And what do you recommend then to people? How often should you run this? You mentioned earlier you run it until you get bored. Is it something that you might run every time you save a file? You just do a bit of fuzzing and just do a bit as you go, keep going? Or is this something that you imagine there’s gonna be fuzz servers that are running on code to keep watching and trying different things?

[16:15] I think we’re gonna answer that a lot based on what’s already happening with fuzzers in the Go community and otherwise. I think a goal eventually would be to integrate it into something like OSS-Fuzz, that can run fuzzers continuously and report on issues when they happen. There’s already fuzz targets that use go-fuzz that do this, and we wanna have something similar for the native support, too. So that’s one way. Maybe you write it, you check it in, and then you just want it to be running continuously. So maybe that’s really good for code that’s not changing a whole lot.

You just want to test something that’s been around for a while and really run for a long time… But also, maybe you do wanna run it for an hour, or… You know, it just kind of depends on the code and how well it’s tested and what you think you are looking for when you’re doing it… But it’s also expensive right now. So if you’re running the default of eight, let’s say you’re running eight, all of your computer is just like running this thing, and it can make everything else unusable. So maybe you only want to do -parallel=1 or 2 something like that… But then you can only run one at a time. So in the future we wanna make it so that you can run multiple targets in a loop, but right now you can only run one at a time.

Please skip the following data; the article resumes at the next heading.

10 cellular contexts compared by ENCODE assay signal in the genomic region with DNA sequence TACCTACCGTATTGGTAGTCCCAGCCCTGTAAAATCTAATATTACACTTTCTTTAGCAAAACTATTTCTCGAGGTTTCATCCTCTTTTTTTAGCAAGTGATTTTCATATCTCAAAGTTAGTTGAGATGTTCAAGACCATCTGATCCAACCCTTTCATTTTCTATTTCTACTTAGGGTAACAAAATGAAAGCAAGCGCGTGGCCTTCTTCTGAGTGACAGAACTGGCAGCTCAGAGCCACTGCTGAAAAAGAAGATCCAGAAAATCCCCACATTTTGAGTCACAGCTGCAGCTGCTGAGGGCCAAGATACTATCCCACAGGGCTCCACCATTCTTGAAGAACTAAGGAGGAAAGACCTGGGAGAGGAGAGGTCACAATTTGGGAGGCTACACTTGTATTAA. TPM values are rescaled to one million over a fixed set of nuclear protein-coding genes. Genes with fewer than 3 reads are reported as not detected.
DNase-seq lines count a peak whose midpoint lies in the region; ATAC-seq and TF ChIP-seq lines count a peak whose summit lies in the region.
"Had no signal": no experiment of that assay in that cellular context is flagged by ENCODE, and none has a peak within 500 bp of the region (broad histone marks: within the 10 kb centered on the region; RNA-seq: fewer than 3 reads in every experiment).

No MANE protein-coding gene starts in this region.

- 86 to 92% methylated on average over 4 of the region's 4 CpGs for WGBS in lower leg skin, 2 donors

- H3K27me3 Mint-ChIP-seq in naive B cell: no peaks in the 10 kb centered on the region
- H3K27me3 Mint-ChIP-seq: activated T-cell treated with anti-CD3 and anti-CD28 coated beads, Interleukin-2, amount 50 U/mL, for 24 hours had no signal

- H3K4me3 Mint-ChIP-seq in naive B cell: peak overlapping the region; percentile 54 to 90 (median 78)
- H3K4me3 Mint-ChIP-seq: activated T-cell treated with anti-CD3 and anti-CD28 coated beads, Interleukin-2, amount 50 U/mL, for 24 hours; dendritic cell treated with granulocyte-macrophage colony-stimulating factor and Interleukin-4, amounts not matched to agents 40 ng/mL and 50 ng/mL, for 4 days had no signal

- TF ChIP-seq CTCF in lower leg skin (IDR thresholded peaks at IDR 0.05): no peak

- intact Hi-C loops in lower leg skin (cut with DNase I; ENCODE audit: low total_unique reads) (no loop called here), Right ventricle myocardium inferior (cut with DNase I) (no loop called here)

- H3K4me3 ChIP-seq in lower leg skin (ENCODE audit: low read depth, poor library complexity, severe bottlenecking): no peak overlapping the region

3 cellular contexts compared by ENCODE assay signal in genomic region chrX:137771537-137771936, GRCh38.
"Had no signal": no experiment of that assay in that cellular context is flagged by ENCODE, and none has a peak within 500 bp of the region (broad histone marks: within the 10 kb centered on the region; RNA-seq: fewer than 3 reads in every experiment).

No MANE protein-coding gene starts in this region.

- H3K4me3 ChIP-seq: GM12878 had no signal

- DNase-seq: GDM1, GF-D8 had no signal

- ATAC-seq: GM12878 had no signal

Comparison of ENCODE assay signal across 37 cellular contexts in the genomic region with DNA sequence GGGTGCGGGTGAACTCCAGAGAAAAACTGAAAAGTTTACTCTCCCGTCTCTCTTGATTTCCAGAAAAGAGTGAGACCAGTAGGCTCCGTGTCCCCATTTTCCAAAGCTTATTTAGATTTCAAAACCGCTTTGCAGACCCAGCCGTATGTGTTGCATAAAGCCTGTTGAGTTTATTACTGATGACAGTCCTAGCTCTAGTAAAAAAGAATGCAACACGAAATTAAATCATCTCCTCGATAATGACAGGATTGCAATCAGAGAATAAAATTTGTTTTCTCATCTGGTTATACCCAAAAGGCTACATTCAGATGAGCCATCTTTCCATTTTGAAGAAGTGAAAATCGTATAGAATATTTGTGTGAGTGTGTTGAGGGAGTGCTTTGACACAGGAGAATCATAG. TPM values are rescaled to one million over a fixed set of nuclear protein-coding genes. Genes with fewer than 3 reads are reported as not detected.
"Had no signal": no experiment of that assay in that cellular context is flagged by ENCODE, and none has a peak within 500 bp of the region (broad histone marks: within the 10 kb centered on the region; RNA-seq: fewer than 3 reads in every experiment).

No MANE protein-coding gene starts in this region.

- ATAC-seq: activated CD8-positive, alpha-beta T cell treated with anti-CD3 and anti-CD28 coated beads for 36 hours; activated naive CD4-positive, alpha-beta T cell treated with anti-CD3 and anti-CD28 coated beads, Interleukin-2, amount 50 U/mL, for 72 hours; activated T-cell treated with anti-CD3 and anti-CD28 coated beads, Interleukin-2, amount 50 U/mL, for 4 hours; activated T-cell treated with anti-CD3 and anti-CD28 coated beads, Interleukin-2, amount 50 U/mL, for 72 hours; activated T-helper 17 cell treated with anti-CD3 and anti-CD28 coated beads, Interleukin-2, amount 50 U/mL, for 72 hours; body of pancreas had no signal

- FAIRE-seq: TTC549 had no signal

So there’s just some limitations, and there’s also that kind of feedback we wanna hear, like “How do people want to run it? What do people find useful?” That’s really useful feedback for us to have.

And you mentioned that it uses compiler instructions, and it sort of interferes with things when you run these fuzz tests… Is that something that only the Go team, or by contributing and building/modifying the Go tools - is that really the only way you could have done this kind of implementation? Because I know that Damian Gryski had a project that the other people have contributed to as well, that worked in a slightly different way. The design for this particular one, it fits so nicely into – like, it feels very familiar already if you’re used to writing unit tests in Go; you know you have a function that starts with fuzz-something, instead of test. It takes a testing f instead of a testing t; it’s very familiar. So was that kind of like key, that you could poke around and modify the tooling in that way?

I think the compiler instrumentation – we were actually lucky, because we could reuse instrumentation that was already intended for LibFuzzer, so there’s a completely different fuzzer that is using the exact same instrumentation, and it was fantastic. We just needed a tweak in the runtime to be able to use that data. I don’t think our innovation is there, but what’s really neat about this is that we’re exposing it through go test and through the testing package. That makes it really accessible to a lot more people without having to install an external tool. It’s just right there, and it just looks very similar to unit test or benchmark, and people already know “Oh, I can call t.fail, t.error, t.log.” It just seems so familiar. It’s easy to get going.

Yeah, it is quite an unusual testing technique, I think, and that familiarity is gonna only help people actually start to use it, so that’s quite exciting. If you don’t mind me asking, how did you each get involved in fuzzing specifically?

I guess I can start, and Jay will jump in… So I basically joined the Go security team in 2019, like six months before the unspeakable times, that I won’t mention, of 2020… And then we basically just wanted to find some new projects to work on now that we had the allocation of new people to work on it… And we’ve seen that the Go community has wanted this for a long time. There’s already been a lot of work that’s happened for it, and a lot of that work happened in order to demonstrate to the Go community that this is useful, and that this is helpful, and that people will benefit from having it around.